• 70% of the rice output,
• more than 40% of China's population
are associated with its vast basin that
includes more than 3,000 tributaries.
• The flow of the Chang Jiang is some 20 times
greater than that of the Huang He. It drains
nearly 20% of China's total area. Its upper
reaches tap the uplands of the Tibetan Plateau
before sweeping across the enormous and
agriculturally productive Sichuan Basin that
supports nearly 10% of China's total
Three Gorges Dam
• It is in the middle course of the Chang
Jiang is the Three Gorges Dam.
• The largest dam in the world, rivaling the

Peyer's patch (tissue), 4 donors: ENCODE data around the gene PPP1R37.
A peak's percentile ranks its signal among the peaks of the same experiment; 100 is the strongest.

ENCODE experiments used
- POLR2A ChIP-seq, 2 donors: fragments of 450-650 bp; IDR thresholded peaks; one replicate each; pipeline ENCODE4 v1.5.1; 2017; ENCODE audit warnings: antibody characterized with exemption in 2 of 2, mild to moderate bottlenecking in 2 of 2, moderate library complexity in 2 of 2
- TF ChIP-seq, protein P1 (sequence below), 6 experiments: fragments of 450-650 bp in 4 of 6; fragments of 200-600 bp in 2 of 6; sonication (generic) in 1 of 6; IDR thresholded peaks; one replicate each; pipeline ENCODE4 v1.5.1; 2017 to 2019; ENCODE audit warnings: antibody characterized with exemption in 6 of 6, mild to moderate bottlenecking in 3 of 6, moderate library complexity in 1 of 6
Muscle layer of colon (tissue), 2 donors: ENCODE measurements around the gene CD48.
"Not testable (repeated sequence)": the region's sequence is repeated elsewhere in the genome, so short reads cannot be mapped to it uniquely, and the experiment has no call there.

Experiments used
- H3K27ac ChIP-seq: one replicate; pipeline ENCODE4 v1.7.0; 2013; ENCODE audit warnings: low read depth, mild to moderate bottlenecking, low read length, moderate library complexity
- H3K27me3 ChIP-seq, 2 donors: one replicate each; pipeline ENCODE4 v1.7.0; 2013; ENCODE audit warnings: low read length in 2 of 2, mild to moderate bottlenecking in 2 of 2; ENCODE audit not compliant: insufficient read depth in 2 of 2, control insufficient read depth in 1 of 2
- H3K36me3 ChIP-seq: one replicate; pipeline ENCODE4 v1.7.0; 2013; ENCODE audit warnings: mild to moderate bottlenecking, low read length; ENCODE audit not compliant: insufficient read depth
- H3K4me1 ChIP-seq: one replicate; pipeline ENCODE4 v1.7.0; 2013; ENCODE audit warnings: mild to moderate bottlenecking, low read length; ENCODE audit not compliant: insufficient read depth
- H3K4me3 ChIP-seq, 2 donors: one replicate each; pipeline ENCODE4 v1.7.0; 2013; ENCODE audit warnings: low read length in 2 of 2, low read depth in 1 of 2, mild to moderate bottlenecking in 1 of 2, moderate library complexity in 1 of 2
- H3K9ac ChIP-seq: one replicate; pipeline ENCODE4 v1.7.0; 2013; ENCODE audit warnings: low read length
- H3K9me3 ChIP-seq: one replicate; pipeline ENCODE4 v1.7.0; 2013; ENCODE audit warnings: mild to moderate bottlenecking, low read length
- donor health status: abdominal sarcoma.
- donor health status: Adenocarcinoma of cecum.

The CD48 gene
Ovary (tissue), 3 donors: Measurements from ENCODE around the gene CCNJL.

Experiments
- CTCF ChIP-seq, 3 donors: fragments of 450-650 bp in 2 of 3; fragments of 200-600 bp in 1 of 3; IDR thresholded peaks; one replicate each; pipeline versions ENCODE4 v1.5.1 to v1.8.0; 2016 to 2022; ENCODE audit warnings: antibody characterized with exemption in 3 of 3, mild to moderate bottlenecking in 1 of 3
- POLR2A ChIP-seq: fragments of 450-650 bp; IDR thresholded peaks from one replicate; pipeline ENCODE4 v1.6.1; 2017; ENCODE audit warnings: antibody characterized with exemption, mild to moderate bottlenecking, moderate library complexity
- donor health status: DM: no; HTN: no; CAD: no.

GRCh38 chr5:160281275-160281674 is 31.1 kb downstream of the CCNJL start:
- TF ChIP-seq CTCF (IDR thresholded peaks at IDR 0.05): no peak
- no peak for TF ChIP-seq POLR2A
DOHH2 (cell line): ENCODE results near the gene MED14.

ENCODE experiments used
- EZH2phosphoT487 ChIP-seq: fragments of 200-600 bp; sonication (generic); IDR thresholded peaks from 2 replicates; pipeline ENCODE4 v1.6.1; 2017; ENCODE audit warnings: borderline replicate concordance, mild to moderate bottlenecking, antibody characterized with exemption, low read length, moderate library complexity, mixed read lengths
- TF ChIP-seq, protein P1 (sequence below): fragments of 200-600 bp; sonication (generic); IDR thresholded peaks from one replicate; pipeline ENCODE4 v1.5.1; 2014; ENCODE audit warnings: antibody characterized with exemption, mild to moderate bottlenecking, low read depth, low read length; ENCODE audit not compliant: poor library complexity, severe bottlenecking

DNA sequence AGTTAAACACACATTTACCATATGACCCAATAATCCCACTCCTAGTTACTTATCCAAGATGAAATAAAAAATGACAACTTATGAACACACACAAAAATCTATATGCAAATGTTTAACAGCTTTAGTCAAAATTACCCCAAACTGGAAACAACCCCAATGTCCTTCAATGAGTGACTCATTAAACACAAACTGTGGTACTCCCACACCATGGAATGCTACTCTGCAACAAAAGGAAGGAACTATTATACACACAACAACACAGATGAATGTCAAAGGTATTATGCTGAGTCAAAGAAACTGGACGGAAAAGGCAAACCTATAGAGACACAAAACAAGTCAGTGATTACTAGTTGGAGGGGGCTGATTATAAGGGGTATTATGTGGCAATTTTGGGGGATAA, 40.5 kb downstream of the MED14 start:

building not only of China's great
historical projects such as the Grand
Canal and Great Wall as well as modern
projects elsewhere in the world --
• The Three Gorges Dam project is wrapped in
environmental, engineering, and political
controversy. Increasing clean energy,
controlling floods, and stimulating economic
development are but a few of objectives of
the dam.
• Below the Three Gorges Dam are the great
flood plains of the Chang Jiang as well as the
major tributaries on its north and south
• At the mouth of the river is the great and
productive Yangzi delta and metropolitan
Hangzhou Bay Bridge
(artist’s rendition)
Grand Canal
• Grand Canal of China also known as the BeijingHangzhou Grand Canal is the longest ancient
canal in the world.
• Since China's major rivers - the Huang He and
Chang Jiang - flow from west to east and there is
no natural communication north to south except
by way of a coastal route, the Chinese dug the